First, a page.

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Coulter says goodbye, for now

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By Ryan Conley

When Steve Coulter hands over the keys to the Spencer County Sheriff’s Office to Buddy Stump at the first of the year, he will leave with few regrets.

“I am proud of what we have done,” said Coulter, who has been county sheriff since 1994. “I think we have served the citizens well.”

Again, he will leave with few regrets. But that doesn’t mean he doesn’t have any: “I just hate that it had to end this way,” he said.

“This way” was reference to his general election loss to Stump by less than 300 votes on Nov. 2, a campaign that publicly showcased the acrimonious relationship between the two candidates. Stump, who most recently has been a detective with the Mount Washington Police Department, worked as a deputy under Coulter for a few years and unsuccessfully campaigned for the Spencer County sheriff job in 2006.

Regardless of the terms of his exit, Coulter is proud of his 21-year tenure with the sheriff’s department, which included a four-year stint starting in 1990 as the only deputy under then-sheriff Melvin Hume.

“I don’t take all the credit, but when I came in January of 1994, our office was over at the courthouse,” said Coulter of his genesis as sheriff. “We had a one-line phone, a little two-room office, no fax machine, no copy machine, no computer. If we needed a fax or a copy, the county clerk was nice enough to let us walk across the hall and use her machines.

“At that point in time, we owned our own vehicles and we maintained them 100 percent,” he said, noting that the county first purchased cruisers in 2005. “Our radio system was terrible in our cruisers — you could get better service with a CB radio. We have come a long way.”

Trying to keep pace with a county population that more than doubled during Coulter’s years with the sheriff’s department, his staff grew from two to its current roster size of 11, including himself, six full-time deputies, two part-time officers, one full-time clerk and one part-time clerk.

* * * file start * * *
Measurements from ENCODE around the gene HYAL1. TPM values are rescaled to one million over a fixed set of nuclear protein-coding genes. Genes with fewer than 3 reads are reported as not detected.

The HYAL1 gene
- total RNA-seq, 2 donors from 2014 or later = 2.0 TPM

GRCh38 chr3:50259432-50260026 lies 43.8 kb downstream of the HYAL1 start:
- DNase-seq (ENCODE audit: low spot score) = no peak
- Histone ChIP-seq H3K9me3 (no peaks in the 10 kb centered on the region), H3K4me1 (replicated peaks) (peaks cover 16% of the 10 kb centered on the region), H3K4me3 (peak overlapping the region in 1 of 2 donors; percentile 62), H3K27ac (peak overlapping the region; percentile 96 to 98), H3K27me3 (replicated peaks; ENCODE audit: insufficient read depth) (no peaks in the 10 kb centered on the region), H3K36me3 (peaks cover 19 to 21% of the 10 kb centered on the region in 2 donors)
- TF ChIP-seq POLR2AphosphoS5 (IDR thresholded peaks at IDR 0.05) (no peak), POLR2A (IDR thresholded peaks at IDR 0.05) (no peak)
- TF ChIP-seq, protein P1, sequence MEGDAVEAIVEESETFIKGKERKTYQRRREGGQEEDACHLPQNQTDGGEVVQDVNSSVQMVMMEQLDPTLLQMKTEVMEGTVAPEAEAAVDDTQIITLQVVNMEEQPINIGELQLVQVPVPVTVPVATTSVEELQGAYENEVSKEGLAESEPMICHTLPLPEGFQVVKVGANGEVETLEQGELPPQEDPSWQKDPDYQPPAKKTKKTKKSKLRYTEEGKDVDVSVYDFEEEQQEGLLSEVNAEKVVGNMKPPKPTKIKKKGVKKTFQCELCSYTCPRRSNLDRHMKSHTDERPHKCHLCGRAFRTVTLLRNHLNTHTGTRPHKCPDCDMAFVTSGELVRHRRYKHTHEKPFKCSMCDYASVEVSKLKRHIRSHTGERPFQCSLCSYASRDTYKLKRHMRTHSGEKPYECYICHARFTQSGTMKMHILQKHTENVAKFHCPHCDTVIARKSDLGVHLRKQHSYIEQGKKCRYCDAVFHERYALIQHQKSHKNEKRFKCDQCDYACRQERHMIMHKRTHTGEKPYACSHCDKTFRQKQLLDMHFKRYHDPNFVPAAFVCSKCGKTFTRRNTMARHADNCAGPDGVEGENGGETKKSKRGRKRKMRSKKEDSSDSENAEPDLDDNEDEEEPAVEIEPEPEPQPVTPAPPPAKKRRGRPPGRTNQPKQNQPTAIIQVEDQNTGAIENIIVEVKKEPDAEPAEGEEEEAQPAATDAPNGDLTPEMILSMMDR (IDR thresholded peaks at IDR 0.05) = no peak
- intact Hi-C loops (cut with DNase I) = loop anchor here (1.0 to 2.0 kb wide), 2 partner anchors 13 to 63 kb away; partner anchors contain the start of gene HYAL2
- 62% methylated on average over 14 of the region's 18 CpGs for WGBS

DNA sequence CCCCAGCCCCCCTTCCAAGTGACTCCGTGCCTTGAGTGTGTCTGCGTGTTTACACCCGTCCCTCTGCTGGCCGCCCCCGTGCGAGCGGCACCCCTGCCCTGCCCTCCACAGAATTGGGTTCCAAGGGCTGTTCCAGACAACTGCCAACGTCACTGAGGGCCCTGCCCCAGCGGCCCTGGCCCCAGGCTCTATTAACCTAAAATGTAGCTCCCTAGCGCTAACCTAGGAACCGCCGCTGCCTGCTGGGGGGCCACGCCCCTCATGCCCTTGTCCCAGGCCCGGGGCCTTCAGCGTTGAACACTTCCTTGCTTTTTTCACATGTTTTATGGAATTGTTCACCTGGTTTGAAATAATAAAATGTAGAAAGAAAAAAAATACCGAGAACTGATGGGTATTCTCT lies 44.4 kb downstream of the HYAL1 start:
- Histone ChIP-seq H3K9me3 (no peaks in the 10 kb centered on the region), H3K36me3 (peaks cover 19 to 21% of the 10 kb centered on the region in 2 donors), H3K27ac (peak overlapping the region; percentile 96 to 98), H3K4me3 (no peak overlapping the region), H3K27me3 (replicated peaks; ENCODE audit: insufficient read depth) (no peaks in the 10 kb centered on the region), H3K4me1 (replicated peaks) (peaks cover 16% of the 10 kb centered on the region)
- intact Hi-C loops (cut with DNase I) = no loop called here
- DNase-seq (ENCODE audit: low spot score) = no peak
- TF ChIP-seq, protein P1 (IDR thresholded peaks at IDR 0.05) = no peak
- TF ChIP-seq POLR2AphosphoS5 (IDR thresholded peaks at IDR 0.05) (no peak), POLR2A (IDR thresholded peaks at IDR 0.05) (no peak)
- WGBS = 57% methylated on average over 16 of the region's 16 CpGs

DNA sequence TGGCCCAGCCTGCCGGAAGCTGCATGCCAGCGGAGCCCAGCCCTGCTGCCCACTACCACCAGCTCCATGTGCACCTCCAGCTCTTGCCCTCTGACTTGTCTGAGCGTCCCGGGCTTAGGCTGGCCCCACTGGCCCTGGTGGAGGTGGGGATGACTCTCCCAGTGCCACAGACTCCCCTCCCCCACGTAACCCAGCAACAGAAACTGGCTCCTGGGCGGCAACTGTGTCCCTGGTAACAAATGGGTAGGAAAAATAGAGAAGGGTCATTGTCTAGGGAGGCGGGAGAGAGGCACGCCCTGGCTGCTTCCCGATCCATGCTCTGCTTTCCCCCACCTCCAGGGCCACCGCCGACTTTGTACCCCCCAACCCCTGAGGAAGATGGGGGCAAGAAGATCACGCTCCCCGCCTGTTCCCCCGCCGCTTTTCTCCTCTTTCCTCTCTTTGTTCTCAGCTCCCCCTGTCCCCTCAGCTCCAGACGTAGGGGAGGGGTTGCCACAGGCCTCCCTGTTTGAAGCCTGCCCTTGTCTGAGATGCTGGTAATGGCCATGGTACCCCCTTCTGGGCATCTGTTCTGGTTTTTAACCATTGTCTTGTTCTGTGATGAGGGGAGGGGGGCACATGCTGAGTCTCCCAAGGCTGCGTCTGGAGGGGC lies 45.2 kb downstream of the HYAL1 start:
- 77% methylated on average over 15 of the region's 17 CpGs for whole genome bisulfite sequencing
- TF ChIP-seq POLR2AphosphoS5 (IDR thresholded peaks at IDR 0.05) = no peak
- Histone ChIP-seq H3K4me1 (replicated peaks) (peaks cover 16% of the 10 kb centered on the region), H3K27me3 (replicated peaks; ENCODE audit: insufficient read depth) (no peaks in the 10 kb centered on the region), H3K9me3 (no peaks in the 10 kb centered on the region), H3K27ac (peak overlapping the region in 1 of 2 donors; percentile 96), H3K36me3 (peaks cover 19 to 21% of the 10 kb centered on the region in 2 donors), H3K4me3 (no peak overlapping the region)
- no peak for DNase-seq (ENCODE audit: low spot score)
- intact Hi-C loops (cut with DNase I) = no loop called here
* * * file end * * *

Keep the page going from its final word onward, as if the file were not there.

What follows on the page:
“It was a challenge not just for the sheriff’s office, but all emergency services,” said Coulter of the county’s boom years. “We were strapped with low manpower and no funding. But we struggled and got through it, and I wouldn’t have changed a thing.”

By his own count, Coulter is one of 37 sitting sheriffs in Kentucky who were defeated in the November elections. At least some were likely caught up in the nationwide voter backlash against the Democratic Party, of which Coulter is a member. Included in the overhaul was Scott County’s Bobby Hammons, a veteran of more than 30 years who was voted Sheriff of the Year in 2009 by the Kentucky Sheriff Association.

“I have no hard feelings with anyone in the county because I lost,” Coulter said. “I wish the incoming sheriff success.”

Coulter has no definite plans once he turns the office over to Stump. By state law, he is required to ensure all tax collection data is reconciled with the incoming staff, but Coulter is confident that the process will take less than the Jan. 15 deadline.

After that, Coulter said he will seek a job, hopefully in law enforcement. He realizes he will likely have to work in another county, but said Spencer County will always be his home.

“I love this place,” he said. “I was raised here; my children were raised here. I will stay here, and continue to support and be involved in anyway that I can.”

Plus, Coulter said, he already has his eyes on 2014.

“In four years I plan on being back,” he said of another campaign run at the sheriff post. “I want to serve the people of Spencer County again.”